Billboard is celebrating the 2010s with essays on the 100 songs that we feel most define the decade that was — the songs that both shaped and reflected the music and culture of the period — with help telling their stories from some of the artists, behind-the-scenes collaborators and industry insiders involved.
The things we demand of our pop stars aren’t so different from what we demand of politicians: the illusion of ease. Try too hard to reach people, and you’ll be shunned for appearing overly calculating and rehearsed. Do the opposite, and you’ll be mocked for phoning it in and not having a point of view. But if you can hit the sweet spot — if you can make hours of work and fine-tuning seem like it just spilled out of you — you can win over millions.
Katy Perry found her way there in 2010. “Teenage Dream,” the title track to her megawatt album of the same name, has an undeniable levity to it: There’s the romantic subject matter, the fragile high notes, the steady but gentle kick drum; even when the chorus hits, the whole thing bounces like it’s wearing moon boots, never staying on the ground too long. (Musician Owen Pallett would later offer a detailed breakdown of how the song’s chord structure captures that exact feeling of suspension.)
Yet the song’s creation was hardly effortless. “I hadn’t had any hits at all, so I was like, ‘This is my 8 Mile moment,’” recalls co-writer Bonnie McKee, who had befriended Perry in a thrift shop in 2004, back when they were both up-and-coming artists signed to labels that would eventually drop them. When they started work on what would become “Teenage Dream,” they had already knocked out a handful of songs for the album. But they just couldn’t find the right lyrics for this one track from producer/co-writers Max Martin, Benny Blanco and Dr. Luke.
Perry and McKee made half a dozen attempts — one working version called “Born Again” compared love to a religious reawakening, while another was built around the metaphor of “trying me on,” à la Madonna’s “Dress You Up” — but the rest of the group deemed each idea too cutesy or not cool enough. Later at home, McKee thought back to all her first brushes with romance: talking about boys at sleepovers, crushing on Leonardo DiCaprio in Romeo + Juliet, her first boyfriend. “The word teenage kept coming up,” she says. “So I dug deep and came up with ‘Teenage Dream.’ I love it because it also implied a wet dream, which was sexier but innocent enough on the surface to get away with it.”
Martin was initially reluctant to hear a new version — he, like almost everybody in the crew, was ready to be done with it. But when Perry eventually recorded the new take and the team listened back, “Max turned to me and said, ‘I wish I could bottle this feeling,’” McKee recalls. “And I was like, ‘What feeling?’ And he goes, ‘When you know you wrote a hit.’”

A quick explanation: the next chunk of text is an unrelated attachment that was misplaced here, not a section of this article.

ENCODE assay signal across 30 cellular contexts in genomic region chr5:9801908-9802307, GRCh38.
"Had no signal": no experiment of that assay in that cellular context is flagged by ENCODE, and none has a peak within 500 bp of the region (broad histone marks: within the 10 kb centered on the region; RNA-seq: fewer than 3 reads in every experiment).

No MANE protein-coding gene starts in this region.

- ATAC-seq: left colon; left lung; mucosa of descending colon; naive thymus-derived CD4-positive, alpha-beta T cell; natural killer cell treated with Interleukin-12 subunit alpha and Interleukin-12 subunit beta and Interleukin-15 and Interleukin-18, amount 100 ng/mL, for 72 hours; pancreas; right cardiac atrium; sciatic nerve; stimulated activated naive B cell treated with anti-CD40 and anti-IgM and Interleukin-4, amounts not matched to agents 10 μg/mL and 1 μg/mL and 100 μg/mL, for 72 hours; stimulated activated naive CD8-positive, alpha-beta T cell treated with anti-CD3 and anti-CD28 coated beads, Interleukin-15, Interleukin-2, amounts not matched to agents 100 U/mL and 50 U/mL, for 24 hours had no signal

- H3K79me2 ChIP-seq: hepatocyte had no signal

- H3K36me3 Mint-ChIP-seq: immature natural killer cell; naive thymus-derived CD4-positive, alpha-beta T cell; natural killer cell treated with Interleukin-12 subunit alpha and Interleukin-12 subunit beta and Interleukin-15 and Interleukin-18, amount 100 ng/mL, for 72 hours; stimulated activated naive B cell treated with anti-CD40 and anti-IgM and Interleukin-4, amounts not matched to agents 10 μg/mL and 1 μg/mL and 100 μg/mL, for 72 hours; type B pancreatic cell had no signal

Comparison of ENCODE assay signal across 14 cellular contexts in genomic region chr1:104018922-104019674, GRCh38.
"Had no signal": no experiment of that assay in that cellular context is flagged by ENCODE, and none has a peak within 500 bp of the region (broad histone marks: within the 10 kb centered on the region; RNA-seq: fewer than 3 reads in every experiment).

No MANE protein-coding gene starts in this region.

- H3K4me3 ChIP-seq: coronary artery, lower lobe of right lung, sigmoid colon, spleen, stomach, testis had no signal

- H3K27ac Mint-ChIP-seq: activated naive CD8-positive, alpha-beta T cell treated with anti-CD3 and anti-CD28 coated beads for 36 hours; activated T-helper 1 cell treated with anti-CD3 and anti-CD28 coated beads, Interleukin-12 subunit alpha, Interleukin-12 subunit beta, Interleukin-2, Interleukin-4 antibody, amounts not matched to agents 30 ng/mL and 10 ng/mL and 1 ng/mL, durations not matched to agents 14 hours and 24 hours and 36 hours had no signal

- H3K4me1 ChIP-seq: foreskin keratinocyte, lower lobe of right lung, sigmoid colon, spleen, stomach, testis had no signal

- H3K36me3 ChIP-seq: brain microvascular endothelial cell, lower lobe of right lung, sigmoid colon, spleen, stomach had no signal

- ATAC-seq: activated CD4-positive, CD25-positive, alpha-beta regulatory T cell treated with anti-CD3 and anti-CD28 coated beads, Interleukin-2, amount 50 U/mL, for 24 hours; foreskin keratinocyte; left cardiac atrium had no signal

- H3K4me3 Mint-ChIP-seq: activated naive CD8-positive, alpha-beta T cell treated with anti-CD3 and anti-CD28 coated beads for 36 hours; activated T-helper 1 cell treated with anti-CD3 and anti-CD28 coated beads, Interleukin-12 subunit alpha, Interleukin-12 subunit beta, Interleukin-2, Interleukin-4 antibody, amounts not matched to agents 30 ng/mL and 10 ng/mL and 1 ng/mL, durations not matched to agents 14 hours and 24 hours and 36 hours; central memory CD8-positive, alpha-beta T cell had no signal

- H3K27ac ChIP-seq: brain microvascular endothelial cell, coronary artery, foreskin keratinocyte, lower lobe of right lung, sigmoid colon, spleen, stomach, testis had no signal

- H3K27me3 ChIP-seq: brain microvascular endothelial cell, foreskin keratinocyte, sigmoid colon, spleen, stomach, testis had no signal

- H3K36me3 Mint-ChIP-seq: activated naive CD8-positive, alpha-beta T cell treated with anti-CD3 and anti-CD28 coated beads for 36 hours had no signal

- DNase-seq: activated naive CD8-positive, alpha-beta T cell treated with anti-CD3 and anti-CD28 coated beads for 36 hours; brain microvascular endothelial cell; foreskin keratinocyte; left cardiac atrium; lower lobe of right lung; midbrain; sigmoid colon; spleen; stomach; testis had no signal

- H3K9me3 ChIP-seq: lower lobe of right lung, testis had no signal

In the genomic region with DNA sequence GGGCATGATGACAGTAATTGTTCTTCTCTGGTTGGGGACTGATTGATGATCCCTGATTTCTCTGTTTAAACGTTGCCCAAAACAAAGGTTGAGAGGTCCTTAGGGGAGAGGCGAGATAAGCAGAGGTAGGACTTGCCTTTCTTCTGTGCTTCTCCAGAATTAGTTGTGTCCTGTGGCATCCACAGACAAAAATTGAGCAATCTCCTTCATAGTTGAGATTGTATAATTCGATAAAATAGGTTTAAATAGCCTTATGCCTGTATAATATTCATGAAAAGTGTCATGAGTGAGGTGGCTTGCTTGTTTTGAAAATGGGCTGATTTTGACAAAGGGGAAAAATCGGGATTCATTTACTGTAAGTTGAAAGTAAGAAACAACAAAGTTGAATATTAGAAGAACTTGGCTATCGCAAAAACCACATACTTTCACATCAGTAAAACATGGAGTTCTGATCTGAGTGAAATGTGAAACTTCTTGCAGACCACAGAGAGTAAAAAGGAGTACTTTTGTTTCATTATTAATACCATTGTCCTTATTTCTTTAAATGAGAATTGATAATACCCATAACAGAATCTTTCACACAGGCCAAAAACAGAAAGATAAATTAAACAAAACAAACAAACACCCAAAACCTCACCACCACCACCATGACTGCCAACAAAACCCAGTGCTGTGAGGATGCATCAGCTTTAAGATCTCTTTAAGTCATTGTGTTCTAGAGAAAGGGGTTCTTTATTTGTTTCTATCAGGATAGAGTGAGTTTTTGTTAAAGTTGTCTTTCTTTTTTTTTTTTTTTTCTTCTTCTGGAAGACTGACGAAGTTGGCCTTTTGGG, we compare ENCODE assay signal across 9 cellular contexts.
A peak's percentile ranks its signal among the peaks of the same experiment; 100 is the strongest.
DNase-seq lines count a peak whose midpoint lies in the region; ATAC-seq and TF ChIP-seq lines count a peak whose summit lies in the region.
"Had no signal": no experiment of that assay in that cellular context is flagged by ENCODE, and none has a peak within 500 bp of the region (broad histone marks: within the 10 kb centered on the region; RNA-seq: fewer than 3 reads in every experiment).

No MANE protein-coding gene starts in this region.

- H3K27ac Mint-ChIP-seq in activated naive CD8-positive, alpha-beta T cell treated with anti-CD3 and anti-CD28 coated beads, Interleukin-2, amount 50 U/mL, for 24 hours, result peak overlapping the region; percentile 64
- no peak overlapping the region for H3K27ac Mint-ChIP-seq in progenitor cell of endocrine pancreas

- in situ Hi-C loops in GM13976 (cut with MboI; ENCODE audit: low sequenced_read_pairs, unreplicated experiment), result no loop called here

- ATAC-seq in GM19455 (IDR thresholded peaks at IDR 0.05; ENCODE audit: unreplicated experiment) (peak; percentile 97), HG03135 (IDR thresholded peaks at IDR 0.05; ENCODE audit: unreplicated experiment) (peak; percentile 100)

He was right: The song was the second in a string of five consecutive No. 1 singles from Teenage Dream, which would tie Perry with Michael Jackson for most chart-toppers from a single album, and it powered a marathon album campaign that included a reissue (which spawned two additional hits) and even a theatrically released documentary. Few pop albums these days get to five singles, and the ones that do often either burn through them in a matter of months (compared to Teenage Dream’s two-year spread) or release them all in the run-up to the album, chasing some kind of critical mass to justify an album release at all. “Teenage Dream” was the fuel.
It helped that the song was in dialogue with what was happening around Perry, as the pop star was about to marry comedian Russell Brand, and their relationship both stoked tabloid interest in the song and helped sell the very fantasy it promised listeners. Yet “Teenage Dream” didn’t just tap into her public image — it also updated it, with a softness that proved Perry was more than rowdy “cool girl” she played on 2008’s One of the Boys, or even the cartoonish Candy Land pinup she embodied in the video for “California Gurls,” Teenage Dream’s lead single. “There was something about ‘Teenage Dream’ that brought her to another level of sophistication,” McKee says, “where it really captured the hearts of everyone from your grandma to your metalhead cousin.”
The song’s appeal is simple: Making you feel like a teenager again is pop music’s holy grail. (It helps the song’s nostalgic production — which McKee notes “could come from any era” — helped it age better than other Martin-Luke-Blanco productions of the time.) But “Teenage Dream” also captures a melancholy that not every “live like we’re young” anthem possesses: Between the lyrics and the chord structure, there’s a feeling of mournful longing for when every emotion felt dialed up to 10. (Fittingly, the song arrived the same summer as Robyn’s “Dancing on My Own,” perhaps the decade’s most archetypical dancing-while-crying tune.)
“The word teenager, it makes us all a little sad, because it’s not something that can last forever,” McKee says. “There’s a sick sadness when you think about your teenage years.” But for just a few minutes, “Teenage Dream” offers to be your time machine — and it makes recapturing those feelings seem like the easiest thing in the world.